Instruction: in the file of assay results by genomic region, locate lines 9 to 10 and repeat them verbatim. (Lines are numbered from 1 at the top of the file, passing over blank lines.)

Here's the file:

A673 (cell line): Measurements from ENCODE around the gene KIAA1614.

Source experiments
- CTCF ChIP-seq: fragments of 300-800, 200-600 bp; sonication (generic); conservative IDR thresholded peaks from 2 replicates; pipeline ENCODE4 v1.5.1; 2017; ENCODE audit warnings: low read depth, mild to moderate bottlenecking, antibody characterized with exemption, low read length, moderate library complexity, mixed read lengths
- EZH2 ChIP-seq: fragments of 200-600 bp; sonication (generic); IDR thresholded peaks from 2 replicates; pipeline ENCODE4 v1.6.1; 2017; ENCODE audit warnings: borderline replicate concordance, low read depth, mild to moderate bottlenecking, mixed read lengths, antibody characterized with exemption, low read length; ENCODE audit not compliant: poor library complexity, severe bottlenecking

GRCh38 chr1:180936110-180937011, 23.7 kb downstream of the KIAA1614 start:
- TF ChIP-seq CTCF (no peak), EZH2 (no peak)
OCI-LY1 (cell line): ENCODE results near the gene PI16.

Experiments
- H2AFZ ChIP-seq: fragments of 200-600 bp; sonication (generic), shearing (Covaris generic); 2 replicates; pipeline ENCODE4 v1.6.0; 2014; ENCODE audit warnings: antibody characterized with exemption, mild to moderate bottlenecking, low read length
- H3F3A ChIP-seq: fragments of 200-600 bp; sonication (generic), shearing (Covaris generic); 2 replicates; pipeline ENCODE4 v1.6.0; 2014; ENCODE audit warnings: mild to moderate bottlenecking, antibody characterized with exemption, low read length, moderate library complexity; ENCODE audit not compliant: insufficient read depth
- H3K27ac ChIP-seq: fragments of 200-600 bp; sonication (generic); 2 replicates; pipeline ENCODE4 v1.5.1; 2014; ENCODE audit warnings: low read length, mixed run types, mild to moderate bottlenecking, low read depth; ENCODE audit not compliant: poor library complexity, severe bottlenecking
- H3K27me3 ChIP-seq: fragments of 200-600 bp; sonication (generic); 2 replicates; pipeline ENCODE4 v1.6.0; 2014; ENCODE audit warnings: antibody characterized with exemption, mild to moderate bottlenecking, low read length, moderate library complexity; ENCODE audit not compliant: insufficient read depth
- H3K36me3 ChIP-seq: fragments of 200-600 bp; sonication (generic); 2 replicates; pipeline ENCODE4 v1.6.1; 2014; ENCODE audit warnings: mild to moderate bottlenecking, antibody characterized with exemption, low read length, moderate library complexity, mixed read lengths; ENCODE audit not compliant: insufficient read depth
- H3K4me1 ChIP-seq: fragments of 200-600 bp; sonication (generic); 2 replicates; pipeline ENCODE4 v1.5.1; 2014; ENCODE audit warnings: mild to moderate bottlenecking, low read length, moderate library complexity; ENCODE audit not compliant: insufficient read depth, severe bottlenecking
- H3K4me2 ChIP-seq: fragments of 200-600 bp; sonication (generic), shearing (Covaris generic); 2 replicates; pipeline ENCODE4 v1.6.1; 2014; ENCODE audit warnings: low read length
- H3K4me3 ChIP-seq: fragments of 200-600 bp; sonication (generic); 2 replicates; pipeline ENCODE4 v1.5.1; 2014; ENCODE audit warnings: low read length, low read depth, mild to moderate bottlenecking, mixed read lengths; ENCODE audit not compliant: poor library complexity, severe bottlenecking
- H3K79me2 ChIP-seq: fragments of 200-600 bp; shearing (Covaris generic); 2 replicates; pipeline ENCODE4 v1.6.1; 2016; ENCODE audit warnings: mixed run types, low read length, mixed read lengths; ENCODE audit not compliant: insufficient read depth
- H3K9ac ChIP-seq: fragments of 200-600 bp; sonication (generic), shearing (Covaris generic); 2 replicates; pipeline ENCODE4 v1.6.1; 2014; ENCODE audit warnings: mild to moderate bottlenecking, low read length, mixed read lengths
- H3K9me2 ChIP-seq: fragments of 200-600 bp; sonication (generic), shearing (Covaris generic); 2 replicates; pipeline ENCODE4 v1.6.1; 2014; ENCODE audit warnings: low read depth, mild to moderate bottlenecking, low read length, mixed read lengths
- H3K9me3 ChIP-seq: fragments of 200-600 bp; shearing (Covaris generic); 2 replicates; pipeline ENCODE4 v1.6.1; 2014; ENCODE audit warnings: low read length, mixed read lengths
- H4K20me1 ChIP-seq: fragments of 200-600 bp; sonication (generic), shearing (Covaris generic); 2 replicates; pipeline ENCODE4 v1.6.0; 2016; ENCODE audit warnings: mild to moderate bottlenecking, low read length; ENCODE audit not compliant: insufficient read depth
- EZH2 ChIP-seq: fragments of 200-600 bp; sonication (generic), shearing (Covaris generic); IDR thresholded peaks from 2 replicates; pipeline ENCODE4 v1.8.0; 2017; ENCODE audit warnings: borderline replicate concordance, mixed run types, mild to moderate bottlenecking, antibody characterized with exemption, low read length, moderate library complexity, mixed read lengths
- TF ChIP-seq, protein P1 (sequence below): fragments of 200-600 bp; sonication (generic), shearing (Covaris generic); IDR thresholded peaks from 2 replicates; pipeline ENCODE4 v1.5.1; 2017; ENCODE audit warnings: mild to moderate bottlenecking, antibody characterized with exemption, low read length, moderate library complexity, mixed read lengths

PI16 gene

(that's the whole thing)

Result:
- H2AFZ ChIP-seq: fragments of 200-600 bp; sonication (generic), shearing (Covaris generic); 2 replicates; pipeline ENCODE4 v1.6.0; 2014; ENCODE audit warnings: antibody characterized with exemption, mild to moderate bottlenecking, low read length
- H3F3A ChIP-seq: fragments of 200-600 bp; sonication (generic), shearing (Covaris generic); 2 replicates; pipeline ENCODE4 v1.6.0; 2014; ENCODE audit warnings: mild to moderate bottlenecking, antibody characterized with exemption, low read length, moderate library complexity; ENCODE audit not compliant: insufficient read depth